Fab five: World Cross Country courses (© Getty Images)
In the latest in our series we focus on five special venues to have hosted the IAAF World Cross Country Championships over the past 46 years.
Stavanger Golf Club
One for the cross-country purist as mud – lots and lots of deep-clinging mud – made this edition of the World Cross an unforgettable experience for all those who competed.
Such were the demands of the course, in this brutal physical and mental examination, numerous athletes complained of stitches and even abdominal pain. John Ngugi ploughed through the mud to secure a fourth successive title in the senior men’s race, while France’s Annette Sergent prevailed in the senior women’s race.
Host of numerous high school and collegiate meets, the iconic Franklin Park is regarded as one of the spiritual homes of US cross country. Set in a partially wooded parkland, the venue provides a classic cross-country test, which in 1992 was made even more demanding as the athletes faced a demanding mix of snow, mud and biting winds.
Lynn Jennings – a former student at the nearby Bromfield School in Harvard – provided the highlight by completing a hat-trick of senior women’s titles.
The former imperial city of Marrakesh has long stood out as a tourist hot spot with its maze-like alleys and souks. Yet 21 years ago the mystical Moroccan city also served up a World Cross Country Championships with a difference.
Set in a charming olive grove, Ireland’s Sonia O’Sullivan lit up the championships with a women’s long and short double while curious camels watched on by the side of the course.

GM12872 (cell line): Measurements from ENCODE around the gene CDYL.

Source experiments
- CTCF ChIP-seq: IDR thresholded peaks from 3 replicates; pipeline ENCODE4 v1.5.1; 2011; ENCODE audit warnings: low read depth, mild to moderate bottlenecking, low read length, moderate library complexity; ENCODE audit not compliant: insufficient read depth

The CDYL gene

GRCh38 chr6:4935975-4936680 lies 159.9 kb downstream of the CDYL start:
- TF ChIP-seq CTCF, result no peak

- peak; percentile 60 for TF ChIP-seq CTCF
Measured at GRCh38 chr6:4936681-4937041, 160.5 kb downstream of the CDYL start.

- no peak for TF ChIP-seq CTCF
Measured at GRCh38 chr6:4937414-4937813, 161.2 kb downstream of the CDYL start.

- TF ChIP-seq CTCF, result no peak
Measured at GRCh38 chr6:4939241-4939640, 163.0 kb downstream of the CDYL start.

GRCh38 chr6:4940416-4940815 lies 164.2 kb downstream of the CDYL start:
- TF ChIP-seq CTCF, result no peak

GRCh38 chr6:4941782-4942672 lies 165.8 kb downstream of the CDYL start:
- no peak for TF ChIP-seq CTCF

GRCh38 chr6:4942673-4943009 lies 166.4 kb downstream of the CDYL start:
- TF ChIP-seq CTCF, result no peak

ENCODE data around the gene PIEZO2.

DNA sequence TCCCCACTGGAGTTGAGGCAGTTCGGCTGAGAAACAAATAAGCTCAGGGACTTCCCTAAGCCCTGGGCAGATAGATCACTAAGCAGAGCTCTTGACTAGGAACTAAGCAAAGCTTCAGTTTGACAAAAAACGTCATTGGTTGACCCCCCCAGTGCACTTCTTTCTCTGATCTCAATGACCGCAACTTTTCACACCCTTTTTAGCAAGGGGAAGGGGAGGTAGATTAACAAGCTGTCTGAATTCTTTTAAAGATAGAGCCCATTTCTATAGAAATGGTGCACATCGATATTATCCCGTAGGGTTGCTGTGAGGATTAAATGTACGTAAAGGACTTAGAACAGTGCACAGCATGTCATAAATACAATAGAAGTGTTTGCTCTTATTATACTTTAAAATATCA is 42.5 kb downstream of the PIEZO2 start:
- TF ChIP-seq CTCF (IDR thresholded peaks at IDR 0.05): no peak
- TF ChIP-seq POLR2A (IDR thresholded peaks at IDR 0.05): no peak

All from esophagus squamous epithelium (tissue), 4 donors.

Umi-no-nakamichi Seaside Park
A picturesque course lined with cherry blossom trees provided a uniquely Japanese flavour to the historic championship. Yet this was no picnic as high winds, which whipped off the nearby Genkai Sea, made this a dogged war of attrition.
At the front end, Ethiopia dominated led by Kenenisa Bekele and Tirunesh Dibaba – two all-time greats of the sport. The event also marked the last time the short course race was on the programme.
Set in a historic royal park on a belter of a course, few venues in the long and proud history of the World Cross comes close to topping its 2008 home. Traditionalists were giddy with delight as athletes faced the prospect of negotiating a combination of incessant sticky mud and the energy-sapping hill – Haggis Knowe – on a twisting course.
Fittingly, the championships also threw up a pair of gold medal winners fit for a king or queen in Ethiopian duo Tirunesh Dibaba and Kenenisa Bekele – the latter completing a record-breaking sixth victory in the senior men’s race.
Steve Landells for the IAAF